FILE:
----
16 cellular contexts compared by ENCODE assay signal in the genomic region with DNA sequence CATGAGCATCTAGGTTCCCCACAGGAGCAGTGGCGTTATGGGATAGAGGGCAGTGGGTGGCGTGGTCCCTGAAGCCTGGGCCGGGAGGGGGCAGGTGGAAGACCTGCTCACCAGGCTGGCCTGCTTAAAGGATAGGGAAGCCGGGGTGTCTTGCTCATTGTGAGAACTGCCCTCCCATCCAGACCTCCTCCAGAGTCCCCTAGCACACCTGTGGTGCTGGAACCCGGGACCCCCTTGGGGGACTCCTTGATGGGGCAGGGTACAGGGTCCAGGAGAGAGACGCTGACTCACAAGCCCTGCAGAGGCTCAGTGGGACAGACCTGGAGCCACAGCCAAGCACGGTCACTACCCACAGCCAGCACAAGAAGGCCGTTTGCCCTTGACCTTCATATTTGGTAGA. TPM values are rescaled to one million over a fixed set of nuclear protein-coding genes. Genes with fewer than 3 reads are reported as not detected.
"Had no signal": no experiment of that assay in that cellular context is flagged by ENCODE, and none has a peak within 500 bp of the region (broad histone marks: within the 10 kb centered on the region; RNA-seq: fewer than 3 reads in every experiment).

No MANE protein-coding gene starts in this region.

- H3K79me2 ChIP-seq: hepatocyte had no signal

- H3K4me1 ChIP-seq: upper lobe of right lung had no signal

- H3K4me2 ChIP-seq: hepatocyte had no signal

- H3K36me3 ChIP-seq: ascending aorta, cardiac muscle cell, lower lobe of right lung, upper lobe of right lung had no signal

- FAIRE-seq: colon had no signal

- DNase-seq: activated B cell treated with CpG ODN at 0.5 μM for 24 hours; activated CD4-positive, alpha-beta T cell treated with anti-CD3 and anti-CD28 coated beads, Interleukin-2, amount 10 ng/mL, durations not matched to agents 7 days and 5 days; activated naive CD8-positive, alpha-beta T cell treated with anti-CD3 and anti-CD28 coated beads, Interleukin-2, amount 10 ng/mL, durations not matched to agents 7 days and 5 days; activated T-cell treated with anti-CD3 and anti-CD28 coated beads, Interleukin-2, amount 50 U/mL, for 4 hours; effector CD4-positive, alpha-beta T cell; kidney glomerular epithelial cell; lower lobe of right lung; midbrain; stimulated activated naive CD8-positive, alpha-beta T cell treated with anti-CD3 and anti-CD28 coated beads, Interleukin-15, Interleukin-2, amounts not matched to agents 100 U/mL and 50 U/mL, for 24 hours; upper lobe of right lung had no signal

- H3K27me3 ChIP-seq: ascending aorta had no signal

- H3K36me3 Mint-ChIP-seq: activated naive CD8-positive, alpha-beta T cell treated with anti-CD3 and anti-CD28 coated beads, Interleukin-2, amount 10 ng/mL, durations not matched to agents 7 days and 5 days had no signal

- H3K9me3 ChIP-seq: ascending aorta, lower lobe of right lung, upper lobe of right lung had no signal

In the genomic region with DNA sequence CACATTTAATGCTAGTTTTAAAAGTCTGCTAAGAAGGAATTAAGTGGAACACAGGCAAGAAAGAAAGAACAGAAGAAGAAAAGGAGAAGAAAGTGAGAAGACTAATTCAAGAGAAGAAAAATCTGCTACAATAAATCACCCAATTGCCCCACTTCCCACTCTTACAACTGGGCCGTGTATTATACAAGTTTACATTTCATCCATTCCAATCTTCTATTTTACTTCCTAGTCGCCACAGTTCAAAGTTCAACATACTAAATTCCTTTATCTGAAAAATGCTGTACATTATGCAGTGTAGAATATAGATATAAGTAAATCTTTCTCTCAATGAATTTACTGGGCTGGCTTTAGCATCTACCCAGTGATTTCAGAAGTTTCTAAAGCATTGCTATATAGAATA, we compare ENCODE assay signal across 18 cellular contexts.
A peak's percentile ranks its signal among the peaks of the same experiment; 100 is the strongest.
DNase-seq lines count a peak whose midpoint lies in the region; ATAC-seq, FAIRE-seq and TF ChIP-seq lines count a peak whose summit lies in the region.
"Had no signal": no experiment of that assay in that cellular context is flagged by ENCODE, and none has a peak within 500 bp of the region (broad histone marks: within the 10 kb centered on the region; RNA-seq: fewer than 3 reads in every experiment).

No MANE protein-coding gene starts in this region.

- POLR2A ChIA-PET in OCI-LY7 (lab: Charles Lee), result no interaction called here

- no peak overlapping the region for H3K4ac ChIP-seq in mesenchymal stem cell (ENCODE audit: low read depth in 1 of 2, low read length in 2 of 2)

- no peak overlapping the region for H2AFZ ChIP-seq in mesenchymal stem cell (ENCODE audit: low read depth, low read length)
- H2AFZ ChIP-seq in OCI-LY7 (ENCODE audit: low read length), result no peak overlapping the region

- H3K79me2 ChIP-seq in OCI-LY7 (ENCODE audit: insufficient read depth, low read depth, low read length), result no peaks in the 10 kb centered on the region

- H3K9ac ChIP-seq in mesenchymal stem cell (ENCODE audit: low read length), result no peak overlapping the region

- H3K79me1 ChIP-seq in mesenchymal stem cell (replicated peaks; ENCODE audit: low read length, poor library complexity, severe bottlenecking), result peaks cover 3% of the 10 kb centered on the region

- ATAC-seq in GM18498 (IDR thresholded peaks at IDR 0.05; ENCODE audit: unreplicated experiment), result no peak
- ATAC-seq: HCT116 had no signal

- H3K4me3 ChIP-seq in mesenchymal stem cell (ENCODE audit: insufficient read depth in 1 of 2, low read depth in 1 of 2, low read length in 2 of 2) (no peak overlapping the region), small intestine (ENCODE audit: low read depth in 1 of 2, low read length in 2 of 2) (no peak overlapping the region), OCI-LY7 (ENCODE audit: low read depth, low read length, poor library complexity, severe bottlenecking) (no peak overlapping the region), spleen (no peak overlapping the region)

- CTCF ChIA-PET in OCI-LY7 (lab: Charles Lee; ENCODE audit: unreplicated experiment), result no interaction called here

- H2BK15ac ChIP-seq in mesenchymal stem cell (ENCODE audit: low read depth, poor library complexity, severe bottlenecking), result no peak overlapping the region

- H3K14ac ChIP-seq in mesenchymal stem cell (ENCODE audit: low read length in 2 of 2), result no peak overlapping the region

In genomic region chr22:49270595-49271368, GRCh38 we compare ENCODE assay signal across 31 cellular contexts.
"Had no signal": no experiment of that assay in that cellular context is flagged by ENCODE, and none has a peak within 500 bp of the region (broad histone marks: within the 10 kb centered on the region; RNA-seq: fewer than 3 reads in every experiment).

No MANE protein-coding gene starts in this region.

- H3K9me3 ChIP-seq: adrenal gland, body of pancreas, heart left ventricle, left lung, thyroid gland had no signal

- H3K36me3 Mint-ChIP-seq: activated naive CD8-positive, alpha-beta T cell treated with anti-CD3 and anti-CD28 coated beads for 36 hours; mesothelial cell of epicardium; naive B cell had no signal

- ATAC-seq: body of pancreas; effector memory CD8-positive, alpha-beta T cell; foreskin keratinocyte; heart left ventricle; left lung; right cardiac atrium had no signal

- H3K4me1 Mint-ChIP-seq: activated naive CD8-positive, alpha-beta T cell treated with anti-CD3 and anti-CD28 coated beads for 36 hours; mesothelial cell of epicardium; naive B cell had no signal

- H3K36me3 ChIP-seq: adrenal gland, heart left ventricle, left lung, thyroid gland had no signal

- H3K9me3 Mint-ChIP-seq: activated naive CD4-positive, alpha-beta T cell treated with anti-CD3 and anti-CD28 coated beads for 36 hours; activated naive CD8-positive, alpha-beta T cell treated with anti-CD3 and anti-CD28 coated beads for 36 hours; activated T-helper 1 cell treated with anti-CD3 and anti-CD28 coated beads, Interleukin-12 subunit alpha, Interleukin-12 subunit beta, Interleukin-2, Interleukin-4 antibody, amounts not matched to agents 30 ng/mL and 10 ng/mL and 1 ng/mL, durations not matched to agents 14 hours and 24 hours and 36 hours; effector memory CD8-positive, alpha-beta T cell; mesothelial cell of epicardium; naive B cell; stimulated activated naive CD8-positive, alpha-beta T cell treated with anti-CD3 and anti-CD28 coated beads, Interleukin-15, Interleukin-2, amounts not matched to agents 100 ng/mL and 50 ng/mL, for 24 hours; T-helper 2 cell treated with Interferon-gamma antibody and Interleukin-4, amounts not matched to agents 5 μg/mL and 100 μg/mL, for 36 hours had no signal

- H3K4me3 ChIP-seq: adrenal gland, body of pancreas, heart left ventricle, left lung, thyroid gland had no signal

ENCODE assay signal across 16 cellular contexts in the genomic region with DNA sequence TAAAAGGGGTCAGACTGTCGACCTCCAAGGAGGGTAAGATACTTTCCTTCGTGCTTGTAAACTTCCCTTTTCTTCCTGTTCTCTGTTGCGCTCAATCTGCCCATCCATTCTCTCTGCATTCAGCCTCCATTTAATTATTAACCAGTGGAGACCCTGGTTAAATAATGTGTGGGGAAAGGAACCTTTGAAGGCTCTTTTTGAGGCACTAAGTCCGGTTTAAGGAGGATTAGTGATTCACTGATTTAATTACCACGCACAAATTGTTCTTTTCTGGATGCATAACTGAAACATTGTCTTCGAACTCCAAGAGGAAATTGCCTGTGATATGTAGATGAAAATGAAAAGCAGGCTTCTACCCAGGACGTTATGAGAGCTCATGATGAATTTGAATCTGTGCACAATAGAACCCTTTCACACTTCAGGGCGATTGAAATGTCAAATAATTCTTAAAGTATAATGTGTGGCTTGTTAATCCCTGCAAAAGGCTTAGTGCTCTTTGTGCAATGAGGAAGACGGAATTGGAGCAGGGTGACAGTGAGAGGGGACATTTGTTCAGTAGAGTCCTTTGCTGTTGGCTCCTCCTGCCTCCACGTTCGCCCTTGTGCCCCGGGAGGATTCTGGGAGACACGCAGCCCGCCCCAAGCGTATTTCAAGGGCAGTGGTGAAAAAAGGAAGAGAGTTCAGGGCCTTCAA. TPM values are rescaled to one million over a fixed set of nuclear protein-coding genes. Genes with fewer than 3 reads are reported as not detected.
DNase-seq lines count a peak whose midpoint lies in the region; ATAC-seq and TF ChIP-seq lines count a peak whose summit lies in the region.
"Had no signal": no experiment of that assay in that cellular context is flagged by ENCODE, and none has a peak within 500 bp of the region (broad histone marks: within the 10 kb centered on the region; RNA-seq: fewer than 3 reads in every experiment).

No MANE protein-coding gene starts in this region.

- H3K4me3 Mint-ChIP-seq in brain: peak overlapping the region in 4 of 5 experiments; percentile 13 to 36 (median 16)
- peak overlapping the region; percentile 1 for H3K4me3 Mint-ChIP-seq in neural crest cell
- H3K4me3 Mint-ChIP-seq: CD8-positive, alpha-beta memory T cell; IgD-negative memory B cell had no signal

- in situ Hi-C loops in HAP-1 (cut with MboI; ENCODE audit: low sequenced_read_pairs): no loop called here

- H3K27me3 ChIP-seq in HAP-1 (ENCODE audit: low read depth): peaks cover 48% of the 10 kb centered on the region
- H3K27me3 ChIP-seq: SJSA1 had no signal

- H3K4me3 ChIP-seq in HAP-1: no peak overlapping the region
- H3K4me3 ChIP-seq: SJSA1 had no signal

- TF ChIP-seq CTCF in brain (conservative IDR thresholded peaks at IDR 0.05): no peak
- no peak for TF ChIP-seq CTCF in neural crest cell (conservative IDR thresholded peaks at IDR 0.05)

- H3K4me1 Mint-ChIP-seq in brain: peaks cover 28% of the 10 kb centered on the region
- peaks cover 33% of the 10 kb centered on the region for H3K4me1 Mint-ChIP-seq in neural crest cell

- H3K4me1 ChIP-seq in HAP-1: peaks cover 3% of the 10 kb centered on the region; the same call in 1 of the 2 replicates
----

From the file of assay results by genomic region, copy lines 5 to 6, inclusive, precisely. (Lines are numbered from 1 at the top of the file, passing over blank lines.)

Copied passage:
- H3K4me1 ChIP-seq: upper lobe of right lung had no signal

- H3K4me2 ChIP-seq: hepatocyte had no signal